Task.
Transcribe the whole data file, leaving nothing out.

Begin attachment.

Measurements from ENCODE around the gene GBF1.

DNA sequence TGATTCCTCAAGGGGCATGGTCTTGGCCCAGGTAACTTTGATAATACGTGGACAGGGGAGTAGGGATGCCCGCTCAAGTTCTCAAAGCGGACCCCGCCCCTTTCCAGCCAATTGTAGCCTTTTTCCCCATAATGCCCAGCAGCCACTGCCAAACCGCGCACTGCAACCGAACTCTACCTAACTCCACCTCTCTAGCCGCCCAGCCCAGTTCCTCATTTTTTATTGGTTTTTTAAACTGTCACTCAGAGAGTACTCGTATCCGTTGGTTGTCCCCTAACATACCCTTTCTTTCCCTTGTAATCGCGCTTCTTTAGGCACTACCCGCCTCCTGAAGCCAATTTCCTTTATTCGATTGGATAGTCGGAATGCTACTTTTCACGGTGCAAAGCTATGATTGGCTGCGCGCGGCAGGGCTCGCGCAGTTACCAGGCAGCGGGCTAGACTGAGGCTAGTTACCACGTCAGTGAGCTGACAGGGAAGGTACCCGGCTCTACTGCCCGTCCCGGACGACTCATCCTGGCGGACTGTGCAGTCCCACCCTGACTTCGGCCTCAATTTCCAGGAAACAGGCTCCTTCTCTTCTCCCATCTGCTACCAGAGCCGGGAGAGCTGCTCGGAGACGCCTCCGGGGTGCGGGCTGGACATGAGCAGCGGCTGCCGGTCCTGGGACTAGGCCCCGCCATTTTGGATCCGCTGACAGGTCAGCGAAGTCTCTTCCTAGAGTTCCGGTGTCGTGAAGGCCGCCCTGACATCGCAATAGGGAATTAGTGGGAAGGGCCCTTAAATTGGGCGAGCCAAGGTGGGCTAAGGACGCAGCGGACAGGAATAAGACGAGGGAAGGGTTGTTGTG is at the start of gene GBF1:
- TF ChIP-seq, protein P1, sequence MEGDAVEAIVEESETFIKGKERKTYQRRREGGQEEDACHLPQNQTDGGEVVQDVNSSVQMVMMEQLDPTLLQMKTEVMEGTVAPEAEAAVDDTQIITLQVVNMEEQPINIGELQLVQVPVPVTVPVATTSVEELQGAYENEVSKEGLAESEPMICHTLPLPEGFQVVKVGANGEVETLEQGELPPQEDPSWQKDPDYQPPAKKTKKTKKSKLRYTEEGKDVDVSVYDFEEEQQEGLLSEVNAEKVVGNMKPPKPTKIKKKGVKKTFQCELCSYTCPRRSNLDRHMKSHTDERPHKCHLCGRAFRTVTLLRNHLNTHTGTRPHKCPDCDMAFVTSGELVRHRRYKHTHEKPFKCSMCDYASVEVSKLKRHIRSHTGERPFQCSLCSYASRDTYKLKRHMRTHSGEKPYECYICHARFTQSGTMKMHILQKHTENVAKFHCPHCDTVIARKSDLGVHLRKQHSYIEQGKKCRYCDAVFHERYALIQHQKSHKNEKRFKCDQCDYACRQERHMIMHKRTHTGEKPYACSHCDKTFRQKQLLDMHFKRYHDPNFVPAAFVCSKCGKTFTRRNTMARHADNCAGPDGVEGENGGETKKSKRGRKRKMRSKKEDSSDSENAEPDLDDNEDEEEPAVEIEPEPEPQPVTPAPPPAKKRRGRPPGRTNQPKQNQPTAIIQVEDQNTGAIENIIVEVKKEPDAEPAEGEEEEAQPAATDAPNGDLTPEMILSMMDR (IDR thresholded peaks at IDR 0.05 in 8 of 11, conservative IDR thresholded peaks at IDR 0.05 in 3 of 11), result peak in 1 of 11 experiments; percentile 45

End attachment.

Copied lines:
Measurements from ENCODE around the gene GBF1.

DNA sequence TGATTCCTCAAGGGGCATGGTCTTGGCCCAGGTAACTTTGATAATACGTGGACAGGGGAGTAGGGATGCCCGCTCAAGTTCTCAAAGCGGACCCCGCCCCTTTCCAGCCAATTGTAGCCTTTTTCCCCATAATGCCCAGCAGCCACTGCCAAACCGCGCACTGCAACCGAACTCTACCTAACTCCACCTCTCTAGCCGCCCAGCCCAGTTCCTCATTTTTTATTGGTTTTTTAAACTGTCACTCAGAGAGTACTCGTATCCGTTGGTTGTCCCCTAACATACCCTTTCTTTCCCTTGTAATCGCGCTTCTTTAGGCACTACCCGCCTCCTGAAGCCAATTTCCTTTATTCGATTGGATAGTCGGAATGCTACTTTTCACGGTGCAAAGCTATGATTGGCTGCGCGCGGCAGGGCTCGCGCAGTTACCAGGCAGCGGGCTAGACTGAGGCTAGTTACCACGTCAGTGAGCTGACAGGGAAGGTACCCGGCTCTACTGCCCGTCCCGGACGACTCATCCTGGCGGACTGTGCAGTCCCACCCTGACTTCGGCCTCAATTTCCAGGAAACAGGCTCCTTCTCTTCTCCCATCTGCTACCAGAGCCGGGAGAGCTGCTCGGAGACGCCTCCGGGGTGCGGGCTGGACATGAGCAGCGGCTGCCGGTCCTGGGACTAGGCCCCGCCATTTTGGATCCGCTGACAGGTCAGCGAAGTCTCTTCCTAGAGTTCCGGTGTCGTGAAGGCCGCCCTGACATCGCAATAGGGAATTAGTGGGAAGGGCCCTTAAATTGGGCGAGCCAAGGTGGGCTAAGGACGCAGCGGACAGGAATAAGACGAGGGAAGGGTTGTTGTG is at the start of gene GBF1:
- TF ChIP-seq, protein P1, sequence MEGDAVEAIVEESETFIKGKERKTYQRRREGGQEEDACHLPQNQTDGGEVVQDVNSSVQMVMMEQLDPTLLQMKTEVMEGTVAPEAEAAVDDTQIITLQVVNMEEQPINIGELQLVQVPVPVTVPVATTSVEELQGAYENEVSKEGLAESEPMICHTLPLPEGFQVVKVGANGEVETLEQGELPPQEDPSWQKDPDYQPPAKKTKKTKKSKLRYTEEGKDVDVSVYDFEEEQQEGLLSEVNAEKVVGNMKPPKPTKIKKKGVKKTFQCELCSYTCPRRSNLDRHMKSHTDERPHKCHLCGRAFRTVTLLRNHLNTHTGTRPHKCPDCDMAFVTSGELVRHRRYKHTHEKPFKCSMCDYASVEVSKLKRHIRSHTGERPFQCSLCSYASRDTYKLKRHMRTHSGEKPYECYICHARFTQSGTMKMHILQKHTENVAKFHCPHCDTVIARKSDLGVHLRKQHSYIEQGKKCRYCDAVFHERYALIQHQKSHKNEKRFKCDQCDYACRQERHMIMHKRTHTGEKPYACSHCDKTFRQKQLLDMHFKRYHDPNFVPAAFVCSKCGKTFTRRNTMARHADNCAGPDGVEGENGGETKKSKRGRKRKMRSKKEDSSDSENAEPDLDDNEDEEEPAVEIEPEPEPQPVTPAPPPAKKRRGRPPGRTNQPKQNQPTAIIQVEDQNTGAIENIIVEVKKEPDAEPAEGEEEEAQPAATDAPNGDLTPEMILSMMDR (IDR thresholded peaks at IDR 0.05 in 8 of 11, conservative IDR thresholded peaks at IDR 0.05 in 3 of 11), result peak in 1 of 11 experiments; percentile 45